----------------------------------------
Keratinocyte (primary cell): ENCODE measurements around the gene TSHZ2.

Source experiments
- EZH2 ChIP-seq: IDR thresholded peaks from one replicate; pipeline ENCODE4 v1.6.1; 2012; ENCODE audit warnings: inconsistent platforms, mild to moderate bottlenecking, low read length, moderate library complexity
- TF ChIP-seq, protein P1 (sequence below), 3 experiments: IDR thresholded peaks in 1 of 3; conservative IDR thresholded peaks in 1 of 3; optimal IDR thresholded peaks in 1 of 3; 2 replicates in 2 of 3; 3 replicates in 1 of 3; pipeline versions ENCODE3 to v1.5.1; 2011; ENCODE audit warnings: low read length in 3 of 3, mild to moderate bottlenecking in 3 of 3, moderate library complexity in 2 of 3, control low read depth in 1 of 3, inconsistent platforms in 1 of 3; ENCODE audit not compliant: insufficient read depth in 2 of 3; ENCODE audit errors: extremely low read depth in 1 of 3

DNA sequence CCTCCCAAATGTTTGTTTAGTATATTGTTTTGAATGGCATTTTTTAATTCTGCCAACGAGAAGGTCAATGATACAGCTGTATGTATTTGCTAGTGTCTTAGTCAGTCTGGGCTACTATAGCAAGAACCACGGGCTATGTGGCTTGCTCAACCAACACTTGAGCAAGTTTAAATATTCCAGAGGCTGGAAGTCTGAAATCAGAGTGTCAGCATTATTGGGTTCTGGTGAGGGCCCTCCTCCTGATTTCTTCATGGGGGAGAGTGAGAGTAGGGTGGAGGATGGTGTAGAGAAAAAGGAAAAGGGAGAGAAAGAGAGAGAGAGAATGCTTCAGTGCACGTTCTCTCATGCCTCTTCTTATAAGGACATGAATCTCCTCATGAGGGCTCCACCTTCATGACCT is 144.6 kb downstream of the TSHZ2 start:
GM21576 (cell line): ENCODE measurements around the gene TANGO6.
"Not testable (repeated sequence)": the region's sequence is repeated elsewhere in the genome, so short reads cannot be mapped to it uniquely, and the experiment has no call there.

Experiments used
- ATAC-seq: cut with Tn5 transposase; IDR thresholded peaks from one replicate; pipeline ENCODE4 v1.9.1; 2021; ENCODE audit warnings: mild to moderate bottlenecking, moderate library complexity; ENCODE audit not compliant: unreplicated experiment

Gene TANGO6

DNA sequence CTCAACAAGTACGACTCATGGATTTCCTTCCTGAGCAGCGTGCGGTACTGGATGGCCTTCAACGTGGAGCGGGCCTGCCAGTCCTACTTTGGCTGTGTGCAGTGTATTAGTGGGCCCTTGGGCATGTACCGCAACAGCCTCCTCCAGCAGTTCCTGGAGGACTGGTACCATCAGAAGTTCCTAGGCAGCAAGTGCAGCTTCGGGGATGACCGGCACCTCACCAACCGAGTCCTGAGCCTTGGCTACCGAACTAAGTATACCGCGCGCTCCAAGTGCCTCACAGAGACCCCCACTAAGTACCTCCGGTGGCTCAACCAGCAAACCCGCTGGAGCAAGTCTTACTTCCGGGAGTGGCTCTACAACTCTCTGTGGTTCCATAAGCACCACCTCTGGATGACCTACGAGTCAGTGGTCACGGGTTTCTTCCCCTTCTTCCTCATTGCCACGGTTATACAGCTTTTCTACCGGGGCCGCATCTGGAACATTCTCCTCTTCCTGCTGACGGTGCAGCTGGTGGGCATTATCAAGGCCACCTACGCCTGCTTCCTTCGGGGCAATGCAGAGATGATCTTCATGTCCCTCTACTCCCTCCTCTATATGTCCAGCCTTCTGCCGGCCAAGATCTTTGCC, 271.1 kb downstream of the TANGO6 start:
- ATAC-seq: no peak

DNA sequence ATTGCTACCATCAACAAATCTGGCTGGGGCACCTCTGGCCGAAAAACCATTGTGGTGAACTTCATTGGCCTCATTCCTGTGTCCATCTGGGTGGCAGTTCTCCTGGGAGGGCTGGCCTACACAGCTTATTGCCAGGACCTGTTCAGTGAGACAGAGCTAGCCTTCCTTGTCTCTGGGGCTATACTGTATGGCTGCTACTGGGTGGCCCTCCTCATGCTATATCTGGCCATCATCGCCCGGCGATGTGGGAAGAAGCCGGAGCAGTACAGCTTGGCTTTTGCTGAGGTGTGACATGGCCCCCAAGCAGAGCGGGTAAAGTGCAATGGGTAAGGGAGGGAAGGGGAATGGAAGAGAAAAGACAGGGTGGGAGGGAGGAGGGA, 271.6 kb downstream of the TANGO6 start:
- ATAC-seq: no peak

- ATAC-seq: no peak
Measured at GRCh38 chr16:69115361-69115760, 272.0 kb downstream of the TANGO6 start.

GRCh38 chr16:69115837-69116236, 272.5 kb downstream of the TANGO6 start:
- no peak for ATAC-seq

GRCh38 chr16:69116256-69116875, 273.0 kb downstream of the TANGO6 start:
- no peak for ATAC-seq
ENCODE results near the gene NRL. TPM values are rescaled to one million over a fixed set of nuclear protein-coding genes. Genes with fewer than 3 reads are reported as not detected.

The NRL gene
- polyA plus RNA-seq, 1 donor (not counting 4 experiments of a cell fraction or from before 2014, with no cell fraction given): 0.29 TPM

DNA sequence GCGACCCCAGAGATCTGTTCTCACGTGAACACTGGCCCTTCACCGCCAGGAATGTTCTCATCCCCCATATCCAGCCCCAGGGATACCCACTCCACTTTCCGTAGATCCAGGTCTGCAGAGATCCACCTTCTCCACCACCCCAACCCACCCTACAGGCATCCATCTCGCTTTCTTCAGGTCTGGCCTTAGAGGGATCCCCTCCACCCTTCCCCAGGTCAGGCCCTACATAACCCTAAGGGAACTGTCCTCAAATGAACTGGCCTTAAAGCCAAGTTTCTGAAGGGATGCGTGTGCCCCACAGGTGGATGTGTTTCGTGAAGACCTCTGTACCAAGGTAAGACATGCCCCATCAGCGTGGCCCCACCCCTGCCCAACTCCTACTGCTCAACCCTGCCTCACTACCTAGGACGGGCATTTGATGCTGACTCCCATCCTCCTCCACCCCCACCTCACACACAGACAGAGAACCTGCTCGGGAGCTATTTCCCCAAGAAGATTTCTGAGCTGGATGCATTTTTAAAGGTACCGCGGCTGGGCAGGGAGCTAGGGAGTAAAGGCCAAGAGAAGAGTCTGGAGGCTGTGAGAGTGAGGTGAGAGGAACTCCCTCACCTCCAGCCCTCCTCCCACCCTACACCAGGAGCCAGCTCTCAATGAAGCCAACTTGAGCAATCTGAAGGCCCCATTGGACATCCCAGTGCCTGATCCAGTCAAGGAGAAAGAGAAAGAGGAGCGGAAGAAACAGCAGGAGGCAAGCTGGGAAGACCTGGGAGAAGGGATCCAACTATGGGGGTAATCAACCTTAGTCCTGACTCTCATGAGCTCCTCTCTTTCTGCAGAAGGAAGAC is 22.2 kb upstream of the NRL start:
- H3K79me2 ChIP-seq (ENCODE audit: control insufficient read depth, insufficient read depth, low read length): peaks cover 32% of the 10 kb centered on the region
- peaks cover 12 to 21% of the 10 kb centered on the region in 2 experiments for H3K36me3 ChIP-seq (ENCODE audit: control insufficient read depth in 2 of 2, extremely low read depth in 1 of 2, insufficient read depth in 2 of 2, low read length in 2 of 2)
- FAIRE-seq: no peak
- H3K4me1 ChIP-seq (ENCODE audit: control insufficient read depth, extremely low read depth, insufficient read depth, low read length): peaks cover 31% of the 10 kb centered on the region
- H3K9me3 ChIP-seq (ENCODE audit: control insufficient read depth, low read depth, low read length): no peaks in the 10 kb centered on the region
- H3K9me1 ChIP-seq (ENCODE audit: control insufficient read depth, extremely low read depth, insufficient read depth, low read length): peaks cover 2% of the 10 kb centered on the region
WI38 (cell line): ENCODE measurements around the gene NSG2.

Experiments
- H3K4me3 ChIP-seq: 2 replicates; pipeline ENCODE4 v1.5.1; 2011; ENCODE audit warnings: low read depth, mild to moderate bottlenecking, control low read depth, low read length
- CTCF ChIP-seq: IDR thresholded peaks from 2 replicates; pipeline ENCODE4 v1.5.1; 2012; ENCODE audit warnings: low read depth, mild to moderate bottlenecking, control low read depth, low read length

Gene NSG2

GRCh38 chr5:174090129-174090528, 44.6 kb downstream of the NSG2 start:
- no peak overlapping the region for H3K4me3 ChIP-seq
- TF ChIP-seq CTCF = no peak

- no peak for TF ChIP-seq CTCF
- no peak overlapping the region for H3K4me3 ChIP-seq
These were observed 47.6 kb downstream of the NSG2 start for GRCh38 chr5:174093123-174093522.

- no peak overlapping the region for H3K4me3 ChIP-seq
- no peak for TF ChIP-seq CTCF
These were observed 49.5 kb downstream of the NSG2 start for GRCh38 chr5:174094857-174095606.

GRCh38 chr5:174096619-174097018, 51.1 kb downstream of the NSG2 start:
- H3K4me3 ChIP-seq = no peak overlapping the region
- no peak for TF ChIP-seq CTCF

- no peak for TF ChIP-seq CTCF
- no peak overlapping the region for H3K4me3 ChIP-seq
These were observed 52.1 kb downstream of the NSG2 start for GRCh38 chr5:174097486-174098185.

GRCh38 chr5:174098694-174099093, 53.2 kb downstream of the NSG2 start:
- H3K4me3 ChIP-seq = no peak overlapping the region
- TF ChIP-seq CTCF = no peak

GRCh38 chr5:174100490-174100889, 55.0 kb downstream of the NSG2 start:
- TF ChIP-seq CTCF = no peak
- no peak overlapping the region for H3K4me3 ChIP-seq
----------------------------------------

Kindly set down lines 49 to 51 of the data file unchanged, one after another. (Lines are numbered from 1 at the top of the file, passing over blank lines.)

- no peak overlapping the region for H3K4me3 ChIP-seq
These were observed 52.1 kb downstream of the NSG2 start for GRCh38 chr5:174097486-174098185.

GRCh38 chr5:174098694-174099093, 53.2 kb downstream of the NSG2 start: